Great as history, impenetrable as music
Posthumous albums are always a dicey proposition, an easy cash grab from rapacious record companies taking unfinished scraps and repacking them to rob die-hard fans blind. Fortunately, I’m Gonna Sing has a more interesting backstory and reason to exist. These hymns were performed by Hank Williams on a radio show sponsored by Mother’s Best Flour in 1951, 2 years before his premature demise from a heart attack. These recordings were nearly destroyed in the 1970s, so the fact that this even came out is a miracle in and of itself. While it’s easy to appreciate, it’s a lot harder to actually sit through this almost 3-hour long endurance test that bleeds into a realm where time has no meaning and songs cannot be untangled from one another.
Since these are from the 1950s, the vocals are right in the front of the mix and have their most nasal qualities cranked up. It’s certainly a time-capsule, right down to the radio announcer who pops in occasionally to praise Hank. The fiddle is the most welcome musical element, and there are some interesting vocal arrangements with Hank’s backing band, both of which contribute to making “When The Fire Comes Down From Heaven” the most enjoyable listen.
At over 2 hours and containing forty songs, it becomes nigh-impossible to tell songs apart from one another. At multiple points in the final fourth, déjà vu sets in and it felt as if there were multiple versions of a hymn, but nope, these are forty different tracks. On one hand, compilations like these are not meant to be listened to in one chunk. On the other hand, there’s not a handful of stellar tracks that rise above the rest of the tracklist. The charms of hymns lie in their simplicity, as they are often broadly sketched and vague when it comes to the details, and details are what would be needed to make songs stand out. When Williams is belting his lungs out on “Jesus Died For Me,” for example, it’s hard to get over the scratchiness of the mic.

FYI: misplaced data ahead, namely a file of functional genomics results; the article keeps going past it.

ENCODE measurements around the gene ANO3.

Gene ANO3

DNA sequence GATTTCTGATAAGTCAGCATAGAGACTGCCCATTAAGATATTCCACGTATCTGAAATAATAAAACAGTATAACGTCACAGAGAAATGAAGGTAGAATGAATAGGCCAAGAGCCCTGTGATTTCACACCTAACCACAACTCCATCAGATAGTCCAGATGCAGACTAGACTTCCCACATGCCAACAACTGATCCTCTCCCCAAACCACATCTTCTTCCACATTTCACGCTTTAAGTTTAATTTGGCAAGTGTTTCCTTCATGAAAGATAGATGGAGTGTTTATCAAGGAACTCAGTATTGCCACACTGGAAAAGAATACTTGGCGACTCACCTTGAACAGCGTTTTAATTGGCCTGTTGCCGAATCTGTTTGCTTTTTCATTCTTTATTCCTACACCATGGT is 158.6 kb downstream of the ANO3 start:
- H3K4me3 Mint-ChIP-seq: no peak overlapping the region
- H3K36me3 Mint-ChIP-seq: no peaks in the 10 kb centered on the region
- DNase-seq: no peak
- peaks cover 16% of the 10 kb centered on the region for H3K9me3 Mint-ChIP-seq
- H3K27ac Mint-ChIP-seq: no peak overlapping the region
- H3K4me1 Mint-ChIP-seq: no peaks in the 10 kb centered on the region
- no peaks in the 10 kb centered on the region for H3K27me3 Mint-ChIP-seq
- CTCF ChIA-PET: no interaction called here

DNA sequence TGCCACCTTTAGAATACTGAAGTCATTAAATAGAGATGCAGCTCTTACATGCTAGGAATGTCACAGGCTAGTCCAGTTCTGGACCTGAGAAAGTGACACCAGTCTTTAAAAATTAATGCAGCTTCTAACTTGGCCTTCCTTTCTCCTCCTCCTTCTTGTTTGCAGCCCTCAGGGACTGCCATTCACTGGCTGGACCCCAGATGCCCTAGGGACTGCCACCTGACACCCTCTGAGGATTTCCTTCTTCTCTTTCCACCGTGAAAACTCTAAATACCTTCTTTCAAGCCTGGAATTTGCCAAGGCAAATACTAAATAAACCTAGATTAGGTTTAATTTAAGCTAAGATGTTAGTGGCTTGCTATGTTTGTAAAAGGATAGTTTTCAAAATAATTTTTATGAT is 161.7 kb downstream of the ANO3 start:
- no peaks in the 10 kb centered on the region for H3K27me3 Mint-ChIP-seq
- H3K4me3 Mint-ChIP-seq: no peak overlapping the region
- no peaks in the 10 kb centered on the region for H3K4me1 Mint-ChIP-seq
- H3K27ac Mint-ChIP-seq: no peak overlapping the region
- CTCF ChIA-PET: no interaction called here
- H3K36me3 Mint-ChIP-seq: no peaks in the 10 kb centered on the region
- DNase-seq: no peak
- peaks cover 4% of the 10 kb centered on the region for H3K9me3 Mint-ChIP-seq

The only songs that do stand out do so for all the wrong reasons, like the harmonies on “I Heard My Mother Praying for Me” that are the most nasally and irritating on the record. There’s nothing wrong with religiously themed lyrics, and a lot of gospel hymns are charming for their infectious positive spirit, but “Dust on the Bible” throws that in the trash in favor of condescending finger-wagging at those who have abandoned religion for the sinful, godless modern world. Perhaps evolving cultural context has changed it from its original, more benign intentions, but it’s hard to listen to it and not imagine the Westboro Baptist Church using these exact lines in their screeds.
It’s awesome that I’m Gonna Sing exists, but it can only be appreciated as a piece of history rather than as entertainment, and there’s no reason why it could not have been both.